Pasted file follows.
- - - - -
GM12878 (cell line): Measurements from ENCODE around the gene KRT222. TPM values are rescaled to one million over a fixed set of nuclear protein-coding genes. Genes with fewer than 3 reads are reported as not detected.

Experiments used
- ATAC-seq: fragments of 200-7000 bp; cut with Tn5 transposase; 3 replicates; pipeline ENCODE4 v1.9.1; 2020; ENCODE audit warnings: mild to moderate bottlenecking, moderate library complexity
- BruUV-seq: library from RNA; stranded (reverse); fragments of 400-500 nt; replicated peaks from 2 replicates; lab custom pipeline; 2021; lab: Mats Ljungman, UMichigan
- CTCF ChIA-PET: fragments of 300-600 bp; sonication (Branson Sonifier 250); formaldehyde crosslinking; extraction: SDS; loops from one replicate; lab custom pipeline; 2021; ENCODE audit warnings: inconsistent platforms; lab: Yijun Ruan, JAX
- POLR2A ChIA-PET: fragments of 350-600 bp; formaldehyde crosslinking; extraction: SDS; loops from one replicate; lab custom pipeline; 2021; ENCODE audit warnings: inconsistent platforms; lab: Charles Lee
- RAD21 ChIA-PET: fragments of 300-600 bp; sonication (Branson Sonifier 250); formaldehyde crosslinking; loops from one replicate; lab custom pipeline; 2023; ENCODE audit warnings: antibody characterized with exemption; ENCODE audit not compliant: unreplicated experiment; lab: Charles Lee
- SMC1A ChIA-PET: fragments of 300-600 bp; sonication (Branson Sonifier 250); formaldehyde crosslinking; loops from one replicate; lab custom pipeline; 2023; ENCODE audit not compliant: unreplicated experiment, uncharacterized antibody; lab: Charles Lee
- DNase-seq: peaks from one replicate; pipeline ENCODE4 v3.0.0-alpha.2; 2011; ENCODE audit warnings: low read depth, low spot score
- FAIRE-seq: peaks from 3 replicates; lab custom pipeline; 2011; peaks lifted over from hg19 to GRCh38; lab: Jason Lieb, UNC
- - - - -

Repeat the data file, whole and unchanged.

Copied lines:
GM12878 (cell line): Measurements from ENCODE around the gene KRT222. TPM values are rescaled to one million over a fixed set of nuclear protein-coding genes. Genes with fewer than 3 reads are reported as not detected.

Experiments used
- ATAC-seq: fragments of 200-7000 bp; cut with Tn5 transposase; 3 replicates; pipeline ENCODE4 v1.9.1; 2020; ENCODE audit warnings: mild to moderate bottlenecking, moderate library complexity
- BruUV-seq: library from RNA; stranded (reverse); fragments of 400-500 nt; replicated peaks from 2 replicates; lab custom pipeline; 2021; lab: Mats Ljungman, UMichigan
- CTCF ChIA-PET: fragments of 300-600 bp; sonication (Branson Sonifier 250); formaldehyde crosslinking; extraction: SDS; loops from one replicate; lab custom pipeline; 2021; ENCODE audit warnings: inconsistent platforms; lab: Yijun Ruan, JAX
- POLR2A ChIA-PET: fragments of 350-600 bp; formaldehyde crosslinking; extraction: SDS; loops from one replicate; lab custom pipeline; 2021; ENCODE audit warnings: inconsistent platforms; lab: Charles Lee
- RAD21 ChIA-PET: fragments of 300-600 bp; sonication (Branson Sonifier 250); formaldehyde crosslinking; loops from one replicate; lab custom pipeline; 2023; ENCODE audit warnings: antibody characterized with exemption; ENCODE audit not compliant: unreplicated experiment; lab: Charles Lee
- SMC1A ChIA-PET: fragments of 300-600 bp; sonication (Branson Sonifier 250); formaldehyde crosslinking; loops from one replicate; lab custom pipeline; 2023; ENCODE audit not compliant: unreplicated experiment, uncharacterized antibody; lab: Charles Lee
- DNase-seq: peaks from one replicate; pipeline ENCODE4 v3.0.0-alpha.2; 2011; ENCODE audit warnings: low read depth, low spot score
- FAIRE-seq: peaks from 3 replicates; lab custom pipeline; 2011; peaks lifted over from hg19 to GRCh38; lab: Jason Lieb, UNC